The widespread use of caching intermediate and final query results has significantly reduced the load on Athena. S3 pre-signed URLs (including those to cached files) shifted the task of delivering data from the system to the user and from the user to the system to Amazon cloud services. As a result, we reduced the load on the API, increased the system's reliability, and lowered costs.
In the platform's first version, calculated profit data was returned in response to an order tracking request and then sent to GA via GTM.
In the second version, to ensure the privacy of the calculated marketing parameters, this issue had to be solved by bypassing the front-end.
To solve this problem, we used the new Server GTM service.
Having studied the documentation, we moved the request for calculated marketing data to the sGTM level, not to receive data on the client side.
Now sGTM itself requests data from the back-end of our platform, and they are no longer available on the front-end of the e-commerce site - the data privacy is kept, and the problem is solved.
An exciting challenge we encountered later was updating tens of millions of records stored in RDS. Due to the peculiarities in relations, we had to continue storing some data in RDS and did not have the opportunity to consider migrating data to other storages. There was quite a lot of data, and the JSON file available via URL was the source for updates.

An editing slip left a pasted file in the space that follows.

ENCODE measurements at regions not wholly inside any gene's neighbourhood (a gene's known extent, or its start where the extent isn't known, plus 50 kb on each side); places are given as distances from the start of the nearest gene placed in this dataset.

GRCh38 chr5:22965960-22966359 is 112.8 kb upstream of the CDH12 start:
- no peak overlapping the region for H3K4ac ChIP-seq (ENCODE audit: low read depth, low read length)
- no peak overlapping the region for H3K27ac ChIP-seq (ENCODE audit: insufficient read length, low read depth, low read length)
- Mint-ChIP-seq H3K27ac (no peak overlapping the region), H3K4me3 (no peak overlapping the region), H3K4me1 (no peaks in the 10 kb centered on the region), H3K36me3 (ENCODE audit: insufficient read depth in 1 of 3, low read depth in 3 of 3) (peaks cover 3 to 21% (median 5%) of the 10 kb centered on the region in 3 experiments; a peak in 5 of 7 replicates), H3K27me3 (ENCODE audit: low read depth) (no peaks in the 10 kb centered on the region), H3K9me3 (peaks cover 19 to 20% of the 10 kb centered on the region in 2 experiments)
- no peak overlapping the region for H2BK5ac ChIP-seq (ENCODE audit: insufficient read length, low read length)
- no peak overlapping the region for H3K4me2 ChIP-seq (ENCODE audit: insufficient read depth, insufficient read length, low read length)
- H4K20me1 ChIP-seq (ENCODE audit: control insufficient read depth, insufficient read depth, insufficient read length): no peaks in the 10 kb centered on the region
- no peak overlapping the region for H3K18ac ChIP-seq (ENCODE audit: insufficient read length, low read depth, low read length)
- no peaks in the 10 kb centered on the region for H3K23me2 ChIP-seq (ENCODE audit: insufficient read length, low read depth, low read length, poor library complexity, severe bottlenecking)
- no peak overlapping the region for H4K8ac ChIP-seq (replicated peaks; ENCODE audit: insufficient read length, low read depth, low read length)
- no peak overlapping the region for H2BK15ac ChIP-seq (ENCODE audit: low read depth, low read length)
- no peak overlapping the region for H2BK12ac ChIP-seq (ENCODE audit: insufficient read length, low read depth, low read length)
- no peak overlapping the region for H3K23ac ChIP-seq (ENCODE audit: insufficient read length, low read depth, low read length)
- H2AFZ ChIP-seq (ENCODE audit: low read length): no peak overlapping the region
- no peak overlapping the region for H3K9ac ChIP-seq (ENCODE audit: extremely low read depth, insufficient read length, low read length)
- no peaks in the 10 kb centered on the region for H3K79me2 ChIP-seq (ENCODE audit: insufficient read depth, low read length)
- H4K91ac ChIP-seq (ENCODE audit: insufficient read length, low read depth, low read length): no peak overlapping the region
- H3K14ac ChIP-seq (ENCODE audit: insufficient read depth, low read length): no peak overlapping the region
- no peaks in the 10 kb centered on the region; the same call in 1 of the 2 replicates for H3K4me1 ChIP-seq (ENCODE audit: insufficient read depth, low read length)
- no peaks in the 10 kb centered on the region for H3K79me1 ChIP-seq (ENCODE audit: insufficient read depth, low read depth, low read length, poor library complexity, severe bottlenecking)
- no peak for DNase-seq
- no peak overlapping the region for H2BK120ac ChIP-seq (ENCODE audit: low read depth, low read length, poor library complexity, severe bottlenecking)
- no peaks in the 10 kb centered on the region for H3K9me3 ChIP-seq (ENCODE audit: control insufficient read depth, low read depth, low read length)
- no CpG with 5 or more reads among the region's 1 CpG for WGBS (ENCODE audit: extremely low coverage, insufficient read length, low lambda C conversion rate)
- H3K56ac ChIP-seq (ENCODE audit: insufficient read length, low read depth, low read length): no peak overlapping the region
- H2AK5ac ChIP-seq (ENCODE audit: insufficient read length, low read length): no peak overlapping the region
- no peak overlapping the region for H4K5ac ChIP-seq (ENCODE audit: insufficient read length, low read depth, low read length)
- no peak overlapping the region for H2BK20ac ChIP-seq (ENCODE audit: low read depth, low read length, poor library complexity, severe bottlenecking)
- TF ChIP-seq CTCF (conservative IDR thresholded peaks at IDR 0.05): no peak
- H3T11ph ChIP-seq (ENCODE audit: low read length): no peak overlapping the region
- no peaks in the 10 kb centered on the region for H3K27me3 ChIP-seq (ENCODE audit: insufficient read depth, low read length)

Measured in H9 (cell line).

The problem was solved using S3, Athena, and RDS. S3 was used as temporary storage, Athena - for data analysis and comparing new and old datasets (adding new records, deleting irrelevant ones, updating changed ones).
This approach made it possible to perform such operations optimally, and RDS remained the main storage for the necessary data.
Sync with Magento was another obstacle we faced. It was necessary to pull out a relatively large amount of data, process it, supplement it with new calculation attributes, and write it to the database without overloading RDS with requests to read the data necessary for calculations.